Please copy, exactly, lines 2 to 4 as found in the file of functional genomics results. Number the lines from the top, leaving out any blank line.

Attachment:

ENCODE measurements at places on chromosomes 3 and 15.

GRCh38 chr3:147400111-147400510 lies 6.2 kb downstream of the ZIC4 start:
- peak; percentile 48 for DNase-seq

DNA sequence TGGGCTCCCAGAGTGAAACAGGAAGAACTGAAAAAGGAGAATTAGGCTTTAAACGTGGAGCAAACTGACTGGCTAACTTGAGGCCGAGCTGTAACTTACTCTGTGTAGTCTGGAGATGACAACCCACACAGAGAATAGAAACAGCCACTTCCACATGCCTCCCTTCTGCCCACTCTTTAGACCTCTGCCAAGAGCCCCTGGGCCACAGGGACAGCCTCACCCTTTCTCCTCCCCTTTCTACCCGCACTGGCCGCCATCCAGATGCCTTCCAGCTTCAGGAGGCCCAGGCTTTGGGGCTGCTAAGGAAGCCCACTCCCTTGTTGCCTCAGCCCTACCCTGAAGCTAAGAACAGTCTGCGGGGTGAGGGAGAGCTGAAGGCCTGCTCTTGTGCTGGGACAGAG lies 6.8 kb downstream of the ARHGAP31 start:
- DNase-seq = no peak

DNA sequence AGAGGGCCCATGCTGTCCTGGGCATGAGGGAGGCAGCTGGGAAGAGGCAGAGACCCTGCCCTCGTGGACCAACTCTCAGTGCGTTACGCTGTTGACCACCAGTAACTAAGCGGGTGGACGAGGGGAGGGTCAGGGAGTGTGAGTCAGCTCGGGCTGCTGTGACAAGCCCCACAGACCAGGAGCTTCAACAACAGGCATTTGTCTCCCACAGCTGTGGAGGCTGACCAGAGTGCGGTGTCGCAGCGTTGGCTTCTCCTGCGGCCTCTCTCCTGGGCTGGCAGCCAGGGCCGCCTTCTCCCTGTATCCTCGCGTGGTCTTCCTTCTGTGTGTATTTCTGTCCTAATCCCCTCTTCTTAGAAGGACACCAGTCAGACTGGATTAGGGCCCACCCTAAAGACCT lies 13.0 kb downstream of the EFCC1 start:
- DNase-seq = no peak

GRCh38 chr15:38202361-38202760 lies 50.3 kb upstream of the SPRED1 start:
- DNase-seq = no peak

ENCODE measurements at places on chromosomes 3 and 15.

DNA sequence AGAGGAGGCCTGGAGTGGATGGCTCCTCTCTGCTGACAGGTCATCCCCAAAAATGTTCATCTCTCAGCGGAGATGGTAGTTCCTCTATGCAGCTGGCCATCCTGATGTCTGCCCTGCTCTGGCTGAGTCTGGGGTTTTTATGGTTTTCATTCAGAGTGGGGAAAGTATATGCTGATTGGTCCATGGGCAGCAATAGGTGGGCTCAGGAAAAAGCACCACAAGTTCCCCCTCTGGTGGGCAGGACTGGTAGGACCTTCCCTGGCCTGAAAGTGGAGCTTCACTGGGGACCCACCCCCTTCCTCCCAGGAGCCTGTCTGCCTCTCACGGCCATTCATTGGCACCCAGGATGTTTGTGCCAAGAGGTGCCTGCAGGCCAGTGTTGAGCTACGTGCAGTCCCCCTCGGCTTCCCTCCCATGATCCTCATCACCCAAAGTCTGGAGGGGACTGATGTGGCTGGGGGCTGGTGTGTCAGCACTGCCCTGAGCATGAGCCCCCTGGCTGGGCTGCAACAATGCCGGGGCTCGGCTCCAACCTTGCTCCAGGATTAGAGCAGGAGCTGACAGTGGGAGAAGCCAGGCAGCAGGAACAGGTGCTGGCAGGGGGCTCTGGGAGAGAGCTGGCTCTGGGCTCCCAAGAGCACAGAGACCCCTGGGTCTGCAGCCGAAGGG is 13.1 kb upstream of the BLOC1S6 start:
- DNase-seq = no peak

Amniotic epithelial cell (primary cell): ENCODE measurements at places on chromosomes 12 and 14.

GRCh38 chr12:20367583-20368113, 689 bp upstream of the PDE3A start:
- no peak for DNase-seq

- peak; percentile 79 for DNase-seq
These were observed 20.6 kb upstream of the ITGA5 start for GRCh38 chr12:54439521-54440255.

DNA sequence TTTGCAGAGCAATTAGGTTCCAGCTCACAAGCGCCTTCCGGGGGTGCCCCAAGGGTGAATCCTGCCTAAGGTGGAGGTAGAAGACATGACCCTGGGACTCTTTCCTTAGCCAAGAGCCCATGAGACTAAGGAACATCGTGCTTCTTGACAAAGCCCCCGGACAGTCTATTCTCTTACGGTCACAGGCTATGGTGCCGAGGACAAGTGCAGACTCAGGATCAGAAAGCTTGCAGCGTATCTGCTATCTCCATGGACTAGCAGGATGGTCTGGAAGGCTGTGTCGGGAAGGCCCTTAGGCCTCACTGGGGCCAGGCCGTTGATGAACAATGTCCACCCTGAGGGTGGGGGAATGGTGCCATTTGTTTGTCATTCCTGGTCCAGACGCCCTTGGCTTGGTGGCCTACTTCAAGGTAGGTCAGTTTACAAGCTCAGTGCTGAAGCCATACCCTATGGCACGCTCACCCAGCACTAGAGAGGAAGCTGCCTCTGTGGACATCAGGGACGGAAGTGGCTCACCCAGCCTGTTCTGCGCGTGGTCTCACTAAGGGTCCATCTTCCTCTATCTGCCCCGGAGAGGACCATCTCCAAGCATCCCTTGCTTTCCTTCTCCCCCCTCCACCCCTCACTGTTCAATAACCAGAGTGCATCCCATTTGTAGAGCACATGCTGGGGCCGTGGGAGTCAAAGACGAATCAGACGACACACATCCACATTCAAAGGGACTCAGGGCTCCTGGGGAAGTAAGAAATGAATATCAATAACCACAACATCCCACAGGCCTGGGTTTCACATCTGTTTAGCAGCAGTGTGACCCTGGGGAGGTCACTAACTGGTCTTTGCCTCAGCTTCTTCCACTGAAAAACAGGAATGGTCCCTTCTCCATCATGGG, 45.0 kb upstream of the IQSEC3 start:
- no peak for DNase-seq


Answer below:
GRCh38 chr3:147400111-147400510 lies 6.2 kb downstream of the ZIC4 start:
- peak; percentile 48 for DNase-seq

DNA sequence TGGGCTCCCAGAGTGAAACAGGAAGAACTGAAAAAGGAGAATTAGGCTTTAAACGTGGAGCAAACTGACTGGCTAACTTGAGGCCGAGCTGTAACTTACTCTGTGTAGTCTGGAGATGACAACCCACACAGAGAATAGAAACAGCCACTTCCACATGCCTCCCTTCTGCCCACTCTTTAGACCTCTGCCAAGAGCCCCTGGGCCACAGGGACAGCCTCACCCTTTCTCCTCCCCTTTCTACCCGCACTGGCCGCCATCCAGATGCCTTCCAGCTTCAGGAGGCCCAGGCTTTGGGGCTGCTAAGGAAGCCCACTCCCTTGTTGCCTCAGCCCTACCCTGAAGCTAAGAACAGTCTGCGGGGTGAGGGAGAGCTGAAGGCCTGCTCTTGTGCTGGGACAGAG lies 6.8 kb downstream of the ARHGAP31 start: